The Culture of Selflessness: Rudolf Steiner, the Fifth Gospel, and the Time of Extremes
The Culture of Selflessness
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The Culture of Selflessness

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People will have to exchange the spirit of mere thinking for the spirit of direct vision, of direct compassion and shared experience of the Christ who is spiritually alive and walks at the side of all human souls.

“We must first become selfless. That is the task of culture today for the future. Humanity must become more and more selfless; therein lies the future of right moral life deeds, the future of all acts of love that can occur through earthly humanity.” —Rudolf Steiner (Approaching the Mystery of Golgotha, pp. 67, 119)

In a lecture eight weeks before the outbreak of World War I, Rudolf Steiner, conscious of developments to come, coined the phrase “culture of selflessness” to describe the culture that would develop in the future. The far-reaching social implications of his primarily Christological lectures on the Fifth Gospel, given in 1913/14 under the same political circumstances, were foreign to many of Steiner’s contemporary audiences, who largely failed to understand his dramatic accounts drawn from the Fifth Gospel (or that gospel itself) as a “source of comfort” for the future, or (as Rudolf Steiner said of them) as “needed” for future work.

The subsequent catastrophes of the twentieth and early twenty-first centuries, however, have sensitized us to Steiner’s central themes and contents of 1913/14. He spoke of spiritual development and self-preservation in the face of great suffering; of truly participating in the misfortunes of others; and of acquiring “true selflessness” that takes the human “I” fully into account.

During the 1930s, during the National Socialist reign of violence, a few of Rudolf Steiner’s pupils took this path of moral resistance and all-embracing therapeutic action. One example is described in the second chapter of this volume. Many other destinies are less well-known; by now, they can no longer be saved completely from oblivion. They include the great life work of Maria Krehbiel-Darmstädter, an anthroposophist of Jewish origin who was murdered in Auschwitz in January 1943. However, both now and in the future, in a world that must find humane ways to endure continued calamities of tremendous magnitude, the task Rudolf Steiner described remains relevant in all cultures and all parts of the globe. “A single great community covers the earth. Its name is suffering and strength.”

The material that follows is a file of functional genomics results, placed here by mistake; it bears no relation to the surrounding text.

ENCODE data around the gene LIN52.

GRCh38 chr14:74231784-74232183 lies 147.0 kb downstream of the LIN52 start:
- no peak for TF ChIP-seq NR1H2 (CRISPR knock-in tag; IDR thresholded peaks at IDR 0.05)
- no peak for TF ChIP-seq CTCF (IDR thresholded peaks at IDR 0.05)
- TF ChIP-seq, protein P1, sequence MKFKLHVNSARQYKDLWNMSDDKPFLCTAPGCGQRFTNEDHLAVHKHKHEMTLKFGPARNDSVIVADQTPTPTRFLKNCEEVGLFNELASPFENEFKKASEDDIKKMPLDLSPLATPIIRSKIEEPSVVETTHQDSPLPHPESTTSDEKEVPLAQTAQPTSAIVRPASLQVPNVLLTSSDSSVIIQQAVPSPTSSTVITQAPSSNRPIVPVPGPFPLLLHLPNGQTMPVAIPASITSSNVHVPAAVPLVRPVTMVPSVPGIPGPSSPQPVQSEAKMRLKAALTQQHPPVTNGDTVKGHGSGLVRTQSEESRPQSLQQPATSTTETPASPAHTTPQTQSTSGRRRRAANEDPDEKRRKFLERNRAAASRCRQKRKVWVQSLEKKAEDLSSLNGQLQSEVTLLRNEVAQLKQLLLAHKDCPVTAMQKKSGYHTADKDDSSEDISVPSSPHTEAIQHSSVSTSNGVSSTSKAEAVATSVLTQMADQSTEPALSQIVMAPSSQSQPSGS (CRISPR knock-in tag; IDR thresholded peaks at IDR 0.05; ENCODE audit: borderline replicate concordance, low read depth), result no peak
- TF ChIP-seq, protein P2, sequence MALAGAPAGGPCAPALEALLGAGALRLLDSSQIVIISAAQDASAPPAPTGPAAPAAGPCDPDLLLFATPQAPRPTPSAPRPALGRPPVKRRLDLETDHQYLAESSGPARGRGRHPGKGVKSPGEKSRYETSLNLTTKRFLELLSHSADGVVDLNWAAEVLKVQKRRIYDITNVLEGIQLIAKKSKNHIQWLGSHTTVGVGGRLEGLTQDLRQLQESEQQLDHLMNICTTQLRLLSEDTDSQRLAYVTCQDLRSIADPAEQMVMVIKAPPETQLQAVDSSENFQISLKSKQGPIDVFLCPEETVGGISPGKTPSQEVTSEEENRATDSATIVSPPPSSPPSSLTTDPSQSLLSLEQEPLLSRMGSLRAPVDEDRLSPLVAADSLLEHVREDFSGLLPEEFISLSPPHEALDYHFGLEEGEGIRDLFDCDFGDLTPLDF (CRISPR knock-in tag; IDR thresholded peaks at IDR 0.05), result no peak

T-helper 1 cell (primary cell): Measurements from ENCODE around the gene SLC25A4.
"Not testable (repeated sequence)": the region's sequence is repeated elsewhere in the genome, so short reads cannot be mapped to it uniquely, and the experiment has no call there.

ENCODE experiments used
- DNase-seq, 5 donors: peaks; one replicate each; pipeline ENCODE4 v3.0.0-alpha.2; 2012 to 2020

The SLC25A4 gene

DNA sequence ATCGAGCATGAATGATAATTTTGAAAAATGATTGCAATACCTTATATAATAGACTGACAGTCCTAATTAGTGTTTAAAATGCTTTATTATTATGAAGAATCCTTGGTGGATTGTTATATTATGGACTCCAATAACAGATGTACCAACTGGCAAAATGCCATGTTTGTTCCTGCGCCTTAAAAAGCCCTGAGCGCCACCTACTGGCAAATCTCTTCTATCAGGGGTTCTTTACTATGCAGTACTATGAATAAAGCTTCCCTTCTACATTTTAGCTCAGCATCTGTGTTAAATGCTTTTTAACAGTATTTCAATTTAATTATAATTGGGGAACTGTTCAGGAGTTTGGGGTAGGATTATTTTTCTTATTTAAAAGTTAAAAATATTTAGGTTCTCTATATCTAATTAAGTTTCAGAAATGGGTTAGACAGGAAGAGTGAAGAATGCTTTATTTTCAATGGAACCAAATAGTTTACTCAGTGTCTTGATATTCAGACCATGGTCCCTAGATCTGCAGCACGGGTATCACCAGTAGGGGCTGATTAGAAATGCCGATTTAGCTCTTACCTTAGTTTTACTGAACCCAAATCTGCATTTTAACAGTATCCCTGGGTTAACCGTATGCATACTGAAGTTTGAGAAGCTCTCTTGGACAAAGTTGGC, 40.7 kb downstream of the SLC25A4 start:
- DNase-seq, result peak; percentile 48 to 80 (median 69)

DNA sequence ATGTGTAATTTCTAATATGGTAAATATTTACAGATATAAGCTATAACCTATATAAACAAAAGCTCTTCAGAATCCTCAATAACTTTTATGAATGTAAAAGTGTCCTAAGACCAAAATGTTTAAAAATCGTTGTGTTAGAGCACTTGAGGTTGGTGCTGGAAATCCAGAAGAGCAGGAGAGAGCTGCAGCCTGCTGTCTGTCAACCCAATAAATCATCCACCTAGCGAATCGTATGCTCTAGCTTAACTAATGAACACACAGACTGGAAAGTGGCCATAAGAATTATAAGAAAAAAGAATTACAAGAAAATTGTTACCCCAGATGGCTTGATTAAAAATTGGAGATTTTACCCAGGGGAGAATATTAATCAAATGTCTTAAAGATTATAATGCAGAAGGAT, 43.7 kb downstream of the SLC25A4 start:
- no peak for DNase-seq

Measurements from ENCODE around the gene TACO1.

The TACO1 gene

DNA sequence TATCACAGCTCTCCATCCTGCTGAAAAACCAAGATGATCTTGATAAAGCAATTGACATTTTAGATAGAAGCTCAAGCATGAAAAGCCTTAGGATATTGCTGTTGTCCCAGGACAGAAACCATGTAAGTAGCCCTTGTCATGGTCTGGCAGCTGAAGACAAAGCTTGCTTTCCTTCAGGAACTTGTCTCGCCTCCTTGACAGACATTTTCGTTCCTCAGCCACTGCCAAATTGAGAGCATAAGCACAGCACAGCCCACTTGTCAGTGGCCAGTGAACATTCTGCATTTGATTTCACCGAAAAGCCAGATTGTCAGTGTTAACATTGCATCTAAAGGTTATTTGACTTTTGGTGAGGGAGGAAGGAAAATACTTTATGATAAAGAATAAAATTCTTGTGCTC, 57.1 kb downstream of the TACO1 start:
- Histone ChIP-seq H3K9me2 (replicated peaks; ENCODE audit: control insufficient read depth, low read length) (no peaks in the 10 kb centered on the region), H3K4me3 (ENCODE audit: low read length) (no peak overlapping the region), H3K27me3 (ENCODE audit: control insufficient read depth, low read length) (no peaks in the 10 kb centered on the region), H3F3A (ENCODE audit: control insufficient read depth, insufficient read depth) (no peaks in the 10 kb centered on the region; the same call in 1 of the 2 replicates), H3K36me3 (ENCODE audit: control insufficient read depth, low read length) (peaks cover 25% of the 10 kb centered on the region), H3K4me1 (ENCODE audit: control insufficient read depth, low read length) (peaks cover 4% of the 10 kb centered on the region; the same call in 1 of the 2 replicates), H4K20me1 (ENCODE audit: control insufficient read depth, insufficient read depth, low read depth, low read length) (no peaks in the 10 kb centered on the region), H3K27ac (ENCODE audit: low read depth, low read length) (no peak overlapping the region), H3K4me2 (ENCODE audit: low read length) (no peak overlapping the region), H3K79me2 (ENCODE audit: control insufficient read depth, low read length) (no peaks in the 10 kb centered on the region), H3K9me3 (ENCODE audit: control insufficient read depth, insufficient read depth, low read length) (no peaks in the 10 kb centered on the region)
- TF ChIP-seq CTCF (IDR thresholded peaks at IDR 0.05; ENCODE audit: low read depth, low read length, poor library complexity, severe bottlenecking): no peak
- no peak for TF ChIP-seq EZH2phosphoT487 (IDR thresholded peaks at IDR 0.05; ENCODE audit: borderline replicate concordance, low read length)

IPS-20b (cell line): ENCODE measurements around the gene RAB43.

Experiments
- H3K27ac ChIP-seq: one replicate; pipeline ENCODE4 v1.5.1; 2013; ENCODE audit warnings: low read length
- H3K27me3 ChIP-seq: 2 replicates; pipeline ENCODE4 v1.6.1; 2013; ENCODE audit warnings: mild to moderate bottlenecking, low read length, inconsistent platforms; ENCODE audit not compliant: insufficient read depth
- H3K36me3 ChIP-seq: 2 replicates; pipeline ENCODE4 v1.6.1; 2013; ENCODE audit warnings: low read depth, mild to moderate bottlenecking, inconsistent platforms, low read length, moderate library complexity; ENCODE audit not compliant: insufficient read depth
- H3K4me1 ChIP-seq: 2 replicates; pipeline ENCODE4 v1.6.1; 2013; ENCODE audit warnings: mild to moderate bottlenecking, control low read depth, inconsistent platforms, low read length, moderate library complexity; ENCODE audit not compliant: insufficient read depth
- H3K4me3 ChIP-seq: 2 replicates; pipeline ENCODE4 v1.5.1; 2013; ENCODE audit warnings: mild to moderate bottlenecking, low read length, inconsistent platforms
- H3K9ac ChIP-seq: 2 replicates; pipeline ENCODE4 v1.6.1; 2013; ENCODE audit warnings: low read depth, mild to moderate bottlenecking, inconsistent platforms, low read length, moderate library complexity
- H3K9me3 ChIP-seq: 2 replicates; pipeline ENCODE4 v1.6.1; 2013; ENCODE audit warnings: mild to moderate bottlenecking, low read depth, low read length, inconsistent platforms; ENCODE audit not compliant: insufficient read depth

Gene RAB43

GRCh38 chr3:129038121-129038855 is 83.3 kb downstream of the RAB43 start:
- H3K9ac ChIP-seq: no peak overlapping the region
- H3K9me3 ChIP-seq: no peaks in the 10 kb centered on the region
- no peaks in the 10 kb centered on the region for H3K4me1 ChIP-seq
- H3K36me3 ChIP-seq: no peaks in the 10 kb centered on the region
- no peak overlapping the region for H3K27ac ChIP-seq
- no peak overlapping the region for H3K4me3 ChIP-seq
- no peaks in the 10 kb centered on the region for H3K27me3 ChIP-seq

This book is a translation of Die Kultur der Selbstlosigkeit. Rudolf Steiner, das Funfte Evangelium und das Zeitalter der Extreme (Verlag am Goetheanum, Dornach, 2006).

About the Author

Peter Selg was born in 1963 in Stuttgart and studied medicine in Witten-Herdecke, Zurich, and Berlin. Until 2000, he worked as the head physician of the juvenile psychiatry department of Herdecke hospital in Germany. Dr. Selg is now director of the Ita Wegman Institute for Basic Research into Anthroposophy (Arlesheim, Switzerland) and professor of medicine at the Alanus University of Arts and Social Sciences (Germany). He lectures extensively and is the author of numerous books, many of which have been published in English.

Additional information

Weight 5 oz
Dimensions 5.5 × 0.2 × 8.5 in


Catherine E. Creeger




August 2012






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